[Extract from the poem by William Henry Davies (1871 - 1940)]
“A poor life this if, full of care, we have no time to stand and stare.”
All too often these days, in the hustle and bustle of our individual daily life, we fail to take time to‘stand and stare’, to observe and enjoy with local pride the many historic symbolic gems contained within our own individual communities. Many of these gems are to be found staring us in the face on a daily basis, their significance now perhaps partially erased from the blackboards of our minds, as we go about scratching a livelihood for ourselves and our dependants.
The Watson stained glass window in St Mary’s Church, Thurles, which we discuss hereunder, is one such perhaps temporary forgotten artistic gem.
Left To Right: (1) The ‘Watson of Youghal’ stained glass window, St Mary’s Church, Thurles, Tipperary. (2) William Holman Hunt’s original painting “The Light of the World”. (3) Photo of artist William Holman Hunt in eastern dress.
The original allegorical portrait (centre above) depicted by James Watson in this stained glass window is the work of renowned Pre-Raphaelite artist William Holman Hunt. This work, entitled “The Light of the World,” was originally painted by night in a makeshift hut at Worcester Park Farm in Surrey, England, between the years 1851 & 1853. Due to Holman Hunt’s failing eyesight, he was assisted in the completion of a larger version of this painting by the English painter Edward Robert Hughes.
The painting (Centre above) and stained glass depiction (Left above) both show the figure of Jesus Christ knocking on a door and careful further study indicates that this same painted overgrown entrance has remained unopened for some considerable time. In his painting Holman Hunt is attempting to illustrate a quote from the New Testament scriptures; to be precise the Book of Revelation: Chapter 3: Verse 20: “Behold, I stand at the door and knock; if any man hear My voice, and open the door, I will come in to him, and will sup with him, and he with Me”. Viewers of the original painting will note that this depicted door has no visible handle and can therefore only be opened from the inside, thus representing the choice given to the closed and unsure minds of both lapsed Christians and non-believers.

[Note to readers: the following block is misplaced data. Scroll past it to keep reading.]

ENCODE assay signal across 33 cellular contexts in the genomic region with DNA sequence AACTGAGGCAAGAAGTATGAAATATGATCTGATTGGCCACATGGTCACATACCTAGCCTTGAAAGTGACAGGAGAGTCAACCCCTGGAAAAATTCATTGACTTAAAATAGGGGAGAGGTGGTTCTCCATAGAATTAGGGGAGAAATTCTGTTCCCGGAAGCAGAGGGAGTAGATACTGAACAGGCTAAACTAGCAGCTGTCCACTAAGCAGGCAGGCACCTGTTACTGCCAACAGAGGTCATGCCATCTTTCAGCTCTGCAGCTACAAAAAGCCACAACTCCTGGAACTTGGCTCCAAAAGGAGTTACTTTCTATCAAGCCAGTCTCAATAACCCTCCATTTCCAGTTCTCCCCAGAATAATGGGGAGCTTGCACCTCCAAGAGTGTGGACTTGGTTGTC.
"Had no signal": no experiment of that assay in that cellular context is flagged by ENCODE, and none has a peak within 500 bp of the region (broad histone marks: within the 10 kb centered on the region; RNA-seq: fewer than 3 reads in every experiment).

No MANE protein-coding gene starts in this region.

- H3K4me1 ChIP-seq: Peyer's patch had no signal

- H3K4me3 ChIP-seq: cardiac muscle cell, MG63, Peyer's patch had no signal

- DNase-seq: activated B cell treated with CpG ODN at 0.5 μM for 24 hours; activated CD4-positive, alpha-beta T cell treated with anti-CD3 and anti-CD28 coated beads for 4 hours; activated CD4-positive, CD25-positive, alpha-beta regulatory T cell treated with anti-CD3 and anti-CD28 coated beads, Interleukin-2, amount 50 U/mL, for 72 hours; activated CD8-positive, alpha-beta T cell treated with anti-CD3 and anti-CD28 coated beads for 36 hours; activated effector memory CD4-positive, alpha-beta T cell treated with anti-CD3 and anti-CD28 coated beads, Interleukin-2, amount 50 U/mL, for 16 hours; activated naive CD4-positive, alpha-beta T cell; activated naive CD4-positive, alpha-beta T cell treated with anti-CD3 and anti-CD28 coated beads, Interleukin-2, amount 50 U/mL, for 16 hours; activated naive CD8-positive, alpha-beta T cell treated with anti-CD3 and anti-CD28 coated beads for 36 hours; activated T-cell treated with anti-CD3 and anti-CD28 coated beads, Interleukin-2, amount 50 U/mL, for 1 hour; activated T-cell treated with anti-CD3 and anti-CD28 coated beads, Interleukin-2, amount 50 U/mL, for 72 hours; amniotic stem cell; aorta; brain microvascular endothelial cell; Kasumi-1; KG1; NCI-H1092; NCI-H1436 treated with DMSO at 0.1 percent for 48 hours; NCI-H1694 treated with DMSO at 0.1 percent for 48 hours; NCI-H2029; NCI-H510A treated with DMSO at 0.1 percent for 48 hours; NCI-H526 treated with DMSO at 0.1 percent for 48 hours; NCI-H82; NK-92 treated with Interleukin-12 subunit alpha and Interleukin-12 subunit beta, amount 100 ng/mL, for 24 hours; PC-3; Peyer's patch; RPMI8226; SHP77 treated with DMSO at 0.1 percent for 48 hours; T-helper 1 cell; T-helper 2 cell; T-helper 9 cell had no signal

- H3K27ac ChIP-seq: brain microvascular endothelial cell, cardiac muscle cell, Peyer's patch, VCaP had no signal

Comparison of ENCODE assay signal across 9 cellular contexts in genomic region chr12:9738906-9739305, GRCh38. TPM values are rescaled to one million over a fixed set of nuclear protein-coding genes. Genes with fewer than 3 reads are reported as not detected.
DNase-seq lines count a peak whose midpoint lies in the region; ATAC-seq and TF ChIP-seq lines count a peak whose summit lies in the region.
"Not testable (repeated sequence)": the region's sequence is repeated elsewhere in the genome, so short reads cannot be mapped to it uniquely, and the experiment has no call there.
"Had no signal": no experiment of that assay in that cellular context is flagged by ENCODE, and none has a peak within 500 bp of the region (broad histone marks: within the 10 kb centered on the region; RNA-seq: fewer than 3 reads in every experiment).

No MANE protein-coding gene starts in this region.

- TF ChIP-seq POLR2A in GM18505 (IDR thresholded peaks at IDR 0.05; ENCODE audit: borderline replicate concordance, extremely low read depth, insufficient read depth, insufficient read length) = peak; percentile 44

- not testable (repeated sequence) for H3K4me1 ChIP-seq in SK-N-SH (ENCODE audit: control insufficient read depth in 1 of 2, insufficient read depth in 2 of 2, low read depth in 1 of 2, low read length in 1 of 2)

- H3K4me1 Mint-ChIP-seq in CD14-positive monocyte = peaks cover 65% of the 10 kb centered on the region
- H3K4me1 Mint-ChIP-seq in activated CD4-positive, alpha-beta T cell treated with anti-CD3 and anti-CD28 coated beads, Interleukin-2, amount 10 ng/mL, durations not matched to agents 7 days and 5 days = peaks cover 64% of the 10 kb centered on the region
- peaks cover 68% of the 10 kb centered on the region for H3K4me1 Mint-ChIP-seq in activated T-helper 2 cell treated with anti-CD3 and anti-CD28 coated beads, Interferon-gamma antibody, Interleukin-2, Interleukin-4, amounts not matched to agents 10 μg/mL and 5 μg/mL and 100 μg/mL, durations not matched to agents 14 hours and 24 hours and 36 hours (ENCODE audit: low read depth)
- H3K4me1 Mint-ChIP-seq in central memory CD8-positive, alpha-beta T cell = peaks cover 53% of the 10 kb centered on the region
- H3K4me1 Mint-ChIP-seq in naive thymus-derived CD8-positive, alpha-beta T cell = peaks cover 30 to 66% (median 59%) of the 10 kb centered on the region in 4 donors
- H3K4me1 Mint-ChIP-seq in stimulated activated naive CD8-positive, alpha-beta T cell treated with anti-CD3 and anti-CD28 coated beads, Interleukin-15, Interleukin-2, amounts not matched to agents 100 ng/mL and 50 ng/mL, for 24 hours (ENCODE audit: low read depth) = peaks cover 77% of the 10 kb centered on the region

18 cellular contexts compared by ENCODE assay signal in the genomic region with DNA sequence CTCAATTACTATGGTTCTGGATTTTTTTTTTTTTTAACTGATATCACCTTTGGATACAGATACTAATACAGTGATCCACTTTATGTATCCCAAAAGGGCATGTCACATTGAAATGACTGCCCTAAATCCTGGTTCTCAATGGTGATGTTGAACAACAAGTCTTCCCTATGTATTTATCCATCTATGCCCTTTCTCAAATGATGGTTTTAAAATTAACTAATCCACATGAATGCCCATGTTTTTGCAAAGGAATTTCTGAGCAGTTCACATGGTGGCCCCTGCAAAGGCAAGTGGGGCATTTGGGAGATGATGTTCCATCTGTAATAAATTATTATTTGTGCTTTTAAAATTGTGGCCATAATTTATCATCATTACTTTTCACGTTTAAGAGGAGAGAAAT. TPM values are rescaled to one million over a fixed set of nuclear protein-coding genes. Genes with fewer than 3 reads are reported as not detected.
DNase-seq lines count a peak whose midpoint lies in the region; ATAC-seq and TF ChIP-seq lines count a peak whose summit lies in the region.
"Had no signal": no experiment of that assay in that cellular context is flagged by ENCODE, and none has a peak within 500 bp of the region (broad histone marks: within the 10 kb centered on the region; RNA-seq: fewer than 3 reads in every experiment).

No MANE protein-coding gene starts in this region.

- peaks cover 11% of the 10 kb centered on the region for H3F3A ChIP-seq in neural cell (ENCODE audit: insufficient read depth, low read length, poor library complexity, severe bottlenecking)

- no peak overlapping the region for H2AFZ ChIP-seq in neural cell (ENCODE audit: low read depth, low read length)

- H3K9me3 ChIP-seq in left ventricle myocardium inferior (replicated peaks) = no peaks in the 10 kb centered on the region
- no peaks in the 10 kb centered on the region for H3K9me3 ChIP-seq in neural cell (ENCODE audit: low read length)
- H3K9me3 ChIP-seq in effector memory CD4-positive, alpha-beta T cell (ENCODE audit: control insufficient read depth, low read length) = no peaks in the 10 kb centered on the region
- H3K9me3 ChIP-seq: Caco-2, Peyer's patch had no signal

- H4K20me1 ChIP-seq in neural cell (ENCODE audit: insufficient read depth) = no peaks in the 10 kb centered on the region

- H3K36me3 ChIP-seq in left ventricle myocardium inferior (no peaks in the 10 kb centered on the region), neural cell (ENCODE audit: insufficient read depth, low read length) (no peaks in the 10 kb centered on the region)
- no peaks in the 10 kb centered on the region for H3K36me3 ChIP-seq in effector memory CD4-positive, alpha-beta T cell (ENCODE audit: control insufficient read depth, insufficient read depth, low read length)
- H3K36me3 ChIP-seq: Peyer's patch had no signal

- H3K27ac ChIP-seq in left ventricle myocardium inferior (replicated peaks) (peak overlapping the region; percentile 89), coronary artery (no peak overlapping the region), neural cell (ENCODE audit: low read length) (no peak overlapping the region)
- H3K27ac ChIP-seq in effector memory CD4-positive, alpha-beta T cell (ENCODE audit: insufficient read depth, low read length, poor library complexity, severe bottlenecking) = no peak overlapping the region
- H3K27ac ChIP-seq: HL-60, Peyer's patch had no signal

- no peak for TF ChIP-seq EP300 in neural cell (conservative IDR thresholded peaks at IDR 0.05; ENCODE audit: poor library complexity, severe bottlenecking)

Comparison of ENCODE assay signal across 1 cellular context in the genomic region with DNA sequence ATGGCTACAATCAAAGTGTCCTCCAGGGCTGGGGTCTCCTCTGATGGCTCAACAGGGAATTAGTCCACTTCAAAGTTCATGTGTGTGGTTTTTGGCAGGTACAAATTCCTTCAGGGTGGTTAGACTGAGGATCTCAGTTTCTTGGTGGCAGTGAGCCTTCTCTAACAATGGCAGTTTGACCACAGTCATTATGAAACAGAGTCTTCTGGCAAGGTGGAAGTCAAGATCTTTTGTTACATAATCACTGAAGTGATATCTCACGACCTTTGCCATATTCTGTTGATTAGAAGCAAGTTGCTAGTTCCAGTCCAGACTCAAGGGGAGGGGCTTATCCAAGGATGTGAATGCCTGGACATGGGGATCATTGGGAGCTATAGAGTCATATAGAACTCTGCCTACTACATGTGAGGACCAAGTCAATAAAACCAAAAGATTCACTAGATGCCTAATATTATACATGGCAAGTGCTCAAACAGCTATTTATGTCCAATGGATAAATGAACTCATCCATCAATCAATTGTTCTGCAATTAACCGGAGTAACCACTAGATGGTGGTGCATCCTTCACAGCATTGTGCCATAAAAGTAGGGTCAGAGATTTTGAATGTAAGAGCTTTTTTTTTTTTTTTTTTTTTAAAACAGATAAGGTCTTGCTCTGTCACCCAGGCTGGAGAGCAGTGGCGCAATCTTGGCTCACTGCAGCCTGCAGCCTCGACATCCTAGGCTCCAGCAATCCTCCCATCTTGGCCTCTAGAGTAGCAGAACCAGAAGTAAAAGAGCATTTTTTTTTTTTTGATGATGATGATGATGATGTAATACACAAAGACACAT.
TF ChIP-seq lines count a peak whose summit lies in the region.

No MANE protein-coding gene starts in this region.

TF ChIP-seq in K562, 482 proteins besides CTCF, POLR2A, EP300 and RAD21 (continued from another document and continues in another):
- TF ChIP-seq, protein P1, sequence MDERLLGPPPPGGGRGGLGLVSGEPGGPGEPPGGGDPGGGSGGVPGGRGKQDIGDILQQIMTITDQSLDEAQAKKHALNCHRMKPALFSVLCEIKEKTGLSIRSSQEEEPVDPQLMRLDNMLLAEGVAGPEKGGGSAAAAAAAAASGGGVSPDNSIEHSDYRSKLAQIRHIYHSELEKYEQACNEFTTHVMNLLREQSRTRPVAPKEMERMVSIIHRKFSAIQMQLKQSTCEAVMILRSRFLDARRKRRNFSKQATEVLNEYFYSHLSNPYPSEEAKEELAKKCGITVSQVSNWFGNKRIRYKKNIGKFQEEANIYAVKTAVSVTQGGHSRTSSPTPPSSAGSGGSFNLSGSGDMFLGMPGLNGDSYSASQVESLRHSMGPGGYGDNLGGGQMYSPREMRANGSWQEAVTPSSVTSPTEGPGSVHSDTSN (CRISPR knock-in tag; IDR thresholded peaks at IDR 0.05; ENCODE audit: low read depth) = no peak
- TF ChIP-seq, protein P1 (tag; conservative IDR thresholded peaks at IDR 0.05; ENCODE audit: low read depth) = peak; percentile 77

Here in Thurles regrettably, we do not have Holman Hunt’s wonderful painting “The Light of the World,” to view; same lovers of art must travel to the Chapel at Keble College, Oxford, or to St Paul’s Cathedral in London, where a later version, latter which once toured the world, has now taken up residents. However here in Thurles we do own the next best thing; “The Light of the World,” as depicted by renowned stained glass artist James Watson of Youghal, Co Cork.
James Watson, born in England circa 1860, came from a long line of English stained-glass manufacturing artists. In 1888, attracted by the growth in church building in Ireland, both Catholic and Protestant, James moved to Youghal, with his wife, Mary and his sons Hubert and Maurice. His reputation as a stained glass artist soon became a by-word for artistic excellence, with the importing of brilliantly coloured glass from Europe; the red from England, the best blue’s, orange and yellow’s coming from France and the green’s coming from Germany. Watson would eventually go on to exhibit his stained glass at the St Louis World’s Fair of 1904.
Using large detailed artistic drawings called “cartoons,” painting was undertaken using a translucent stain
which was then applied in numerous layers, giving that masterful effect of light and shade. The final tiny details achieved often using a needle and each complex masterpiece produced demanding several firings. The required leading, joining each piece of painted glass, had to be made by a hand cranked machine, while thermally insulated chambers or kilns used, took days to fire up.
Although the Watson workshop survived until recently, maintained by successive generations of the Watson family, much of the firm’s finest work was done in the early years of the 20th century, as can be seen in the designs and drawings displayed currently at the Crawford Art Gallery, Emmet Place, Cork, under the stewardship of Exhibition Curator M/s Vera Ryan, latter who recently visited Thurles to view the Watson window in St Mary’s Church.
Note: A truly magnificent “Watson Archive Exhibition” is currently on display at the Crawford Art Gallery, Emmet Place, Cork, containing some one thousand works on paper, including records, account books and other material. This exhibition will only run until March 2015, but is a must see for lovers of art and indeed Tipperary history.